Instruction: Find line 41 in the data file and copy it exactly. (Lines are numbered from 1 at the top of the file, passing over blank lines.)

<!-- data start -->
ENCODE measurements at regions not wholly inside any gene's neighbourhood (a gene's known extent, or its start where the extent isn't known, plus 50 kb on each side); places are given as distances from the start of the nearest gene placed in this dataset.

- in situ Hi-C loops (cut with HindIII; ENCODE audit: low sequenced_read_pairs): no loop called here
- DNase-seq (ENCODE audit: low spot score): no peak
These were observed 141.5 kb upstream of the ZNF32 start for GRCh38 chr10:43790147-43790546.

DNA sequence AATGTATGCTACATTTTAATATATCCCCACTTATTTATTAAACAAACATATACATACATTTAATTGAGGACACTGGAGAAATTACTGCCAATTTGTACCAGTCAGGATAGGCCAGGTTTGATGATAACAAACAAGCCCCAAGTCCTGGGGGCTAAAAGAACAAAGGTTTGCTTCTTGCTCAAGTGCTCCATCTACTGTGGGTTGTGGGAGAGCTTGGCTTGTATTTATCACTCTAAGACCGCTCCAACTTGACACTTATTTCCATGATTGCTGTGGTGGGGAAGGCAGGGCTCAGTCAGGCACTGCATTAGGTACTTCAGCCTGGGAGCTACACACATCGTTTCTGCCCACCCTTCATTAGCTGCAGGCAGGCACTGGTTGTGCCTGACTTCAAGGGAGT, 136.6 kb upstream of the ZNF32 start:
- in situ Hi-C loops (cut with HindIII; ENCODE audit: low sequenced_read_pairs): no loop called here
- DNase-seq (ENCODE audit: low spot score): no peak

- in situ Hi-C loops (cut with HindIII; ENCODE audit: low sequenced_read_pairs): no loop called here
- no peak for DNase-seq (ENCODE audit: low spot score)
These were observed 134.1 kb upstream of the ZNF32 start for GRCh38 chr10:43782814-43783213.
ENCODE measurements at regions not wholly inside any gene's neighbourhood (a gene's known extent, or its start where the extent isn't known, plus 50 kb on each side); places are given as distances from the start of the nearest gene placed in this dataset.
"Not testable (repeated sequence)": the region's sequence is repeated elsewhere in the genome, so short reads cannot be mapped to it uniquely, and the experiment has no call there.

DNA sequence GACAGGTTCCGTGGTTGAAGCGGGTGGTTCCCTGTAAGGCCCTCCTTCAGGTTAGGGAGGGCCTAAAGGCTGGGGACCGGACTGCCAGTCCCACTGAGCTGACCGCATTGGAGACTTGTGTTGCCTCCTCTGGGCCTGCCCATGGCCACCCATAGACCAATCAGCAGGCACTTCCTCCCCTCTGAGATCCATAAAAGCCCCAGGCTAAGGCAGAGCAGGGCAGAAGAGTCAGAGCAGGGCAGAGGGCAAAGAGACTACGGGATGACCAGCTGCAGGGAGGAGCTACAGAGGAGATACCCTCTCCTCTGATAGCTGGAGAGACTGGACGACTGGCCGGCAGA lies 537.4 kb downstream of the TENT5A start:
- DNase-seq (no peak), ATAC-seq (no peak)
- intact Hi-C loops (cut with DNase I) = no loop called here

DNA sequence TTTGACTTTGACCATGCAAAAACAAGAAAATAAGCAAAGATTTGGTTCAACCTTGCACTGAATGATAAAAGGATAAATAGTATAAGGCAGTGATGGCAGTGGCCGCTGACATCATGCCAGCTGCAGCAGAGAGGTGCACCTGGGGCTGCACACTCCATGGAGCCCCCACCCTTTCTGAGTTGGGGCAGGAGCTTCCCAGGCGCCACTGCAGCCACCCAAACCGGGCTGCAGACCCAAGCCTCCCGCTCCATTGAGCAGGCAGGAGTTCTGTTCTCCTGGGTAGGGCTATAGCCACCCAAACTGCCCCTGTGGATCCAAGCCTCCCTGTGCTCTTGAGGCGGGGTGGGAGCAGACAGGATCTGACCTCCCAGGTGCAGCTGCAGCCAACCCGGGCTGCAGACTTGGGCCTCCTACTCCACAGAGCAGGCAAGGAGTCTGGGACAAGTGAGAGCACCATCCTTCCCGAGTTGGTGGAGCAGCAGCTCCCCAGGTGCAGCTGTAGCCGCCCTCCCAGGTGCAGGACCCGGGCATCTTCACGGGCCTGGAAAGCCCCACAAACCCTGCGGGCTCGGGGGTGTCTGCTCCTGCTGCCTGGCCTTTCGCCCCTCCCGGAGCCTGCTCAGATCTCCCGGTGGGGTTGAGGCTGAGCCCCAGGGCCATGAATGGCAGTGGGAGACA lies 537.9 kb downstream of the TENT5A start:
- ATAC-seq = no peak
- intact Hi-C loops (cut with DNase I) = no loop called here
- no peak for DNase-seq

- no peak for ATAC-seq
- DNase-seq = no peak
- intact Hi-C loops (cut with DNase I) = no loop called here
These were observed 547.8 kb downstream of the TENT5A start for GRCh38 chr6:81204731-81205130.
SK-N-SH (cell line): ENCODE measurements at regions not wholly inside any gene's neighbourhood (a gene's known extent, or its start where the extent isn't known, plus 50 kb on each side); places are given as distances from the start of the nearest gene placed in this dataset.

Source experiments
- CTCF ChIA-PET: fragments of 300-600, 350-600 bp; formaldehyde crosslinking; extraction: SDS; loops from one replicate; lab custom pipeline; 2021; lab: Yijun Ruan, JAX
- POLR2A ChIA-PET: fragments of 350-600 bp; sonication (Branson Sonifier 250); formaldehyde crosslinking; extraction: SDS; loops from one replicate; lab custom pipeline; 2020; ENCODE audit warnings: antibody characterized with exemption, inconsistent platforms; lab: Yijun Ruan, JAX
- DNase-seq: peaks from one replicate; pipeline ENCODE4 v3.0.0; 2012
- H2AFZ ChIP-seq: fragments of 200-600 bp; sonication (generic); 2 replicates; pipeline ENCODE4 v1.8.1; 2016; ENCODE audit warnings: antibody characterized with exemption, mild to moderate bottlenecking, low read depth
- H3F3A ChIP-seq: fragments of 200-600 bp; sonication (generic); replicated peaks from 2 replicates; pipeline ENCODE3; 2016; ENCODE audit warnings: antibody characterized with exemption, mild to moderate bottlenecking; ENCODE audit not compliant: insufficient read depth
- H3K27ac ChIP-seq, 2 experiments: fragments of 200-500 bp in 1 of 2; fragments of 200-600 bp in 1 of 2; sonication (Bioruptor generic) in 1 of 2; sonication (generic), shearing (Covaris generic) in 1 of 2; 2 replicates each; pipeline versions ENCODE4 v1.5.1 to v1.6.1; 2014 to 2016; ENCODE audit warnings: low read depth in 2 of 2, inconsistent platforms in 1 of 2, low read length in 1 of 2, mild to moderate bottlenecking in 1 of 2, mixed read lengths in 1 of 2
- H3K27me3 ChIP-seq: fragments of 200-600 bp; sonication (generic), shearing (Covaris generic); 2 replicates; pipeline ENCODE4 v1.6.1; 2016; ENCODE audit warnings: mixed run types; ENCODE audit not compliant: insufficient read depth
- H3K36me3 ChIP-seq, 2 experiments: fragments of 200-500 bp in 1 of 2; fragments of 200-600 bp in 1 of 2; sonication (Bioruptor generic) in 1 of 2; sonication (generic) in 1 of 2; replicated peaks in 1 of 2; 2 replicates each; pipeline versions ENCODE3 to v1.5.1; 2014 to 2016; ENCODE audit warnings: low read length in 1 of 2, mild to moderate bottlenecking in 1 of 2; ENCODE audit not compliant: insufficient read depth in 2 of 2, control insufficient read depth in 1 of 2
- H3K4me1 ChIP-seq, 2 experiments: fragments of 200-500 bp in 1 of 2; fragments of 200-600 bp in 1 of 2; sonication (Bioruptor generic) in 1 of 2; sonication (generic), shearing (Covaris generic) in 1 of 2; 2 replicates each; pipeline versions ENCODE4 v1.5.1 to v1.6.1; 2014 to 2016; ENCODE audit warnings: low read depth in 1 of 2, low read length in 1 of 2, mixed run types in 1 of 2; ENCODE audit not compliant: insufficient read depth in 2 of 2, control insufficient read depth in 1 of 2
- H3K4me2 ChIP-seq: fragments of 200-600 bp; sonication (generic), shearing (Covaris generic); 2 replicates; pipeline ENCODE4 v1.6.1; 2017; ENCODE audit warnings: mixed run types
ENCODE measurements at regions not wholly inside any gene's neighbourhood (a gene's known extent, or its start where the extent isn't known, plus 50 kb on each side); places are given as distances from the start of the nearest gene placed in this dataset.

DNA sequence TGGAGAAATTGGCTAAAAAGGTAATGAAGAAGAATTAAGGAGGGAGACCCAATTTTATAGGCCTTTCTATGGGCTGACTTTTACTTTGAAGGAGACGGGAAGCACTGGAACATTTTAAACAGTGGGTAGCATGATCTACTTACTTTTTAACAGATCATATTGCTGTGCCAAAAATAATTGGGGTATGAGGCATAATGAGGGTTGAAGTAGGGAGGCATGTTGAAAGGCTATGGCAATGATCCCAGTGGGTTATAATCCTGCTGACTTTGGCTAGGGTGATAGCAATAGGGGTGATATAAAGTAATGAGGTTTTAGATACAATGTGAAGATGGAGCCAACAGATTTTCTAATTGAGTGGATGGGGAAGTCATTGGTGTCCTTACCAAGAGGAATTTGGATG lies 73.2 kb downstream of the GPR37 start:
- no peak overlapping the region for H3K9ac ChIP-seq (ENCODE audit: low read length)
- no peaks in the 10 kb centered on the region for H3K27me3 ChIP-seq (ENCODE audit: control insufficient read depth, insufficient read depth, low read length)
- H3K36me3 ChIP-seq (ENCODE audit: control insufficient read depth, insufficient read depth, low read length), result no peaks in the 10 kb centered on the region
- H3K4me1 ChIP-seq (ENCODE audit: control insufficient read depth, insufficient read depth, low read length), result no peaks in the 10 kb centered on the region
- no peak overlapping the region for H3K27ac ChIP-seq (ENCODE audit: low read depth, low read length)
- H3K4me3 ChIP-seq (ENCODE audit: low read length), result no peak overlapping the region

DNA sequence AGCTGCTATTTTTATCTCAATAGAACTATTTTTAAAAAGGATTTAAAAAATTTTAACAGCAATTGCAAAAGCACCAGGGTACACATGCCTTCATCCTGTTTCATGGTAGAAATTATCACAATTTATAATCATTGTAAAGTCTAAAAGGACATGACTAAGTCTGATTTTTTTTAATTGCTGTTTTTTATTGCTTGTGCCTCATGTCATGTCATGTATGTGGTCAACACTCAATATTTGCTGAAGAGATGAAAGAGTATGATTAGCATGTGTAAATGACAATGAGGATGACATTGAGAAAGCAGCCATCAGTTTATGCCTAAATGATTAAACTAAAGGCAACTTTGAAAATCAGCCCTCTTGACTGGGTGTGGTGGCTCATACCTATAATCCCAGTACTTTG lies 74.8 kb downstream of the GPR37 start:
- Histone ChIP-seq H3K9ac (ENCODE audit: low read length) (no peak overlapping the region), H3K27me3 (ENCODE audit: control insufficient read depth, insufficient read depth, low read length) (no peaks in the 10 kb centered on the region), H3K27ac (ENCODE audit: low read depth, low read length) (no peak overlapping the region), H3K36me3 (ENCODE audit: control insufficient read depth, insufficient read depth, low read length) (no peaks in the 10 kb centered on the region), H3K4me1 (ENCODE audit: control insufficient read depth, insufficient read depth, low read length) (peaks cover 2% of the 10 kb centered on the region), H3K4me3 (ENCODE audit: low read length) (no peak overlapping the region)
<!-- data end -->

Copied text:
- H3K4me1 ChIP-seq (ENCODE audit: control insufficient read depth, insufficient read depth, low read length), result no peaks in the 10 kb centered on the region